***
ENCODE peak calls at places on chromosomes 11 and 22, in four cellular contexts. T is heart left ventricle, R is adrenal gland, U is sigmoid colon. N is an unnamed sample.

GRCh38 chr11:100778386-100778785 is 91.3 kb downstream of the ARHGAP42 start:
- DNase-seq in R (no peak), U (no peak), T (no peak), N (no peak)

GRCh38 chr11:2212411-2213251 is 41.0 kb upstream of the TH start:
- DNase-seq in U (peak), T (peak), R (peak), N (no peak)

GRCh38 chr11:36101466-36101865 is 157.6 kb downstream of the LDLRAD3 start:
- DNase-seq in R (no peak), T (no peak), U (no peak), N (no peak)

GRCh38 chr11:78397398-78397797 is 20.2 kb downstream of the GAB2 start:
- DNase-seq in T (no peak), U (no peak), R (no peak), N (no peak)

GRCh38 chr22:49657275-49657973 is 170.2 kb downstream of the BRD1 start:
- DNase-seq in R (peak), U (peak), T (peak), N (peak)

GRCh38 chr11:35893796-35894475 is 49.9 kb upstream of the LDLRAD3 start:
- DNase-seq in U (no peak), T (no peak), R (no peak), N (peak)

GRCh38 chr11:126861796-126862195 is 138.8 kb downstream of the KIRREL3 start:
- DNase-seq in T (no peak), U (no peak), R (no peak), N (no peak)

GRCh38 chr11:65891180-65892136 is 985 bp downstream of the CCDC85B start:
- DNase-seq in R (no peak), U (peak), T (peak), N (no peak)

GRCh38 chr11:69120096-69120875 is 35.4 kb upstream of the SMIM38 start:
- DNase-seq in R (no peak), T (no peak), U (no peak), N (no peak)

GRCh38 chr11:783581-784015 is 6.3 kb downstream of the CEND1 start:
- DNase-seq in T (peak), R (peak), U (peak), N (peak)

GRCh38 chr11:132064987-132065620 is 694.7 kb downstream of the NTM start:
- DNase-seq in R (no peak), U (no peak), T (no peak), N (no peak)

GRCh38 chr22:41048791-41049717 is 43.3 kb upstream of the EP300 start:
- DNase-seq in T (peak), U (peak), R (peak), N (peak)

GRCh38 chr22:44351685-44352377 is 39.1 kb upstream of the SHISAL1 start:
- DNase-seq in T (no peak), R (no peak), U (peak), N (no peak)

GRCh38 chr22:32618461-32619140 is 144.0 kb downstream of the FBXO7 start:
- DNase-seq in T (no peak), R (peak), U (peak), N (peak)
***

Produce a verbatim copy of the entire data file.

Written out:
ENCODE peak calls at places on chromosomes 11 and 22, in four cellular contexts. T is heart left ventricle, R is adrenal gland, U is sigmoid colon. N is an unnamed sample.

GRCh38 chr11:100778386-100778785 is 91.3 kb downstream of the ARHGAP42 start:
- DNase-seq in R (no peak), U (no peak), T (no peak), N (no peak)

GRCh38 chr11:2212411-2213251 is 41.0 kb upstream of the TH start:
- DNase-seq in U (peak), T (peak), R (peak), N (no peak)

GRCh38 chr11:36101466-36101865 is 157.6 kb downstream of the LDLRAD3 start:
- DNase-seq in R (no peak), T (no peak), U (no peak), N (no peak)

GRCh38 chr11:78397398-78397797 is 20.2 kb downstream of the GAB2 start:
- DNase-seq in T (no peak), U (no peak), R (no peak), N (no peak)

GRCh38 chr22:49657275-49657973 is 170.2 kb downstream of the BRD1 start:
- DNase-seq in R (peak), U (peak), T (peak), N (peak)

GRCh38 chr11:35893796-35894475 is 49.9 kb upstream of the LDLRAD3 start:
- DNase-seq in U (no peak), T (no peak), R (no peak), N (peak)

GRCh38 chr11:126861796-126862195 is 138.8 kb downstream of the KIRREL3 start:
- DNase-seq in T (no peak), U (no peak), R (no peak), N (no peak)

GRCh38 chr11:65891180-65892136 is 985 bp downstream of the CCDC85B start:
- DNase-seq in R (no peak), U (peak), T (peak), N (no peak)

GRCh38 chr11:69120096-69120875 is 35.4 kb upstream of the SMIM38 start:
- DNase-seq in R (no peak), T (no peak), U (no peak), N (no peak)

GRCh38 chr11:783581-784015 is 6.3 kb downstream of the CEND1 start:
- DNase-seq in T (peak), R (peak), U (peak), N (peak)

GRCh38 chr11:132064987-132065620 is 694.7 kb downstream of the NTM start:
- DNase-seq in R (no peak), U (no peak), T (no peak), N (no peak)

GRCh38 chr22:41048791-41049717 is 43.3 kb upstream of the EP300 start:
- DNase-seq in T (peak), U (peak), R (peak), N (peak)

GRCh38 chr22:44351685-44352377 is 39.1 kb upstream of the SHISAL1 start:
- DNase-seq in T (no peak), R (no peak), U (peak), N (no peak)

GRCh38 chr22:32618461-32619140 is 144.0 kb downstream of the FBXO7 start:
- DNase-seq in T (no peak), R (peak), U (peak), N (peak)